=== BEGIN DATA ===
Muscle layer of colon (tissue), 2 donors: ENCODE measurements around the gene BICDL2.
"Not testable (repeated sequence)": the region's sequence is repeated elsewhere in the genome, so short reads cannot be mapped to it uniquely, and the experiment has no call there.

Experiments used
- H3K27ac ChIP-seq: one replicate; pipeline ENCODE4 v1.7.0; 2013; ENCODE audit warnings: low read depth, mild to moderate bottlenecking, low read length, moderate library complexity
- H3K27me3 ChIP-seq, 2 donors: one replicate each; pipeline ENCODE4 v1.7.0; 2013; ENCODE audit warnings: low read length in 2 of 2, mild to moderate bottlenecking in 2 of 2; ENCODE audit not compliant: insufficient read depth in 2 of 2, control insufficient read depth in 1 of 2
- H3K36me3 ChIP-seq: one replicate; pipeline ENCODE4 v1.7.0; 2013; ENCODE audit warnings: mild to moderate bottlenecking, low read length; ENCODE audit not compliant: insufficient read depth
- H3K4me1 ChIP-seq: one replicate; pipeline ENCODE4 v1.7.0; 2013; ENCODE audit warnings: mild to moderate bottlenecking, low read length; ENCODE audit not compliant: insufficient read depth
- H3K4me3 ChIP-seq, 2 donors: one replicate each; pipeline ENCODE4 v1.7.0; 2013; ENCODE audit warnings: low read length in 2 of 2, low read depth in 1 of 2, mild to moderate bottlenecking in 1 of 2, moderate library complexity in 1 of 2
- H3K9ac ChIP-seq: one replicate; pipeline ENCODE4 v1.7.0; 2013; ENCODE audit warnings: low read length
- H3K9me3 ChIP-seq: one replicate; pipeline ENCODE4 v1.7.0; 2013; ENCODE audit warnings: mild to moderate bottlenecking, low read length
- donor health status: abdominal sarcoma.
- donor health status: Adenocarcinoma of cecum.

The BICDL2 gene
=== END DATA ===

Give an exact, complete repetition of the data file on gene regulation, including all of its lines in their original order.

Muscle layer of colon (tissue), 2 donors: ENCODE measurements around the gene BICDL2.
"Not testable (repeated sequence)": the region's sequence is repeated elsewhere in the genome, so short reads cannot be mapped to it uniquely, and the experiment has no call there.

Experiments used
- H3K27ac ChIP-seq: one replicate; pipeline ENCODE4 v1.7.0; 2013; ENCODE audit warnings: low read depth, mild to moderate bottlenecking, low read length, moderate library complexity
- H3K27me3 ChIP-seq, 2 donors: one replicate each; pipeline ENCODE4 v1.7.0; 2013; ENCODE audit warnings: low read length in 2 of 2, mild to moderate bottlenecking in 2 of 2; ENCODE audit not compliant: insufficient read depth in 2 of 2, control insufficient read depth in 1 of 2
- H3K36me3 ChIP-seq: one replicate; pipeline ENCODE4 v1.7.0; 2013; ENCODE audit warnings: mild to moderate bottlenecking, low read length; ENCODE audit not compliant: insufficient read depth
- H3K4me1 ChIP-seq: one replicate; pipeline ENCODE4 v1.7.0; 2013; ENCODE audit warnings: mild to moderate bottlenecking, low read length; ENCODE audit not compliant: insufficient read depth
- H3K4me3 ChIP-seq, 2 donors: one replicate each; pipeline ENCODE4 v1.7.0; 2013; ENCODE audit warnings: low read length in 2 of 2, low read depth in 1 of 2, mild to moderate bottlenecking in 1 of 2, moderate library complexity in 1 of 2
- H3K9ac ChIP-seq: one replicate; pipeline ENCODE4 v1.7.0; 2013; ENCODE audit warnings: low read length
- H3K9me3 ChIP-seq: one replicate; pipeline ENCODE4 v1.7.0; 2013; ENCODE audit warnings: mild to moderate bottlenecking, low read length
- donor health status: abdominal sarcoma.
- donor health status: Adenocarcinoma of cecum.

The BICDL2 gene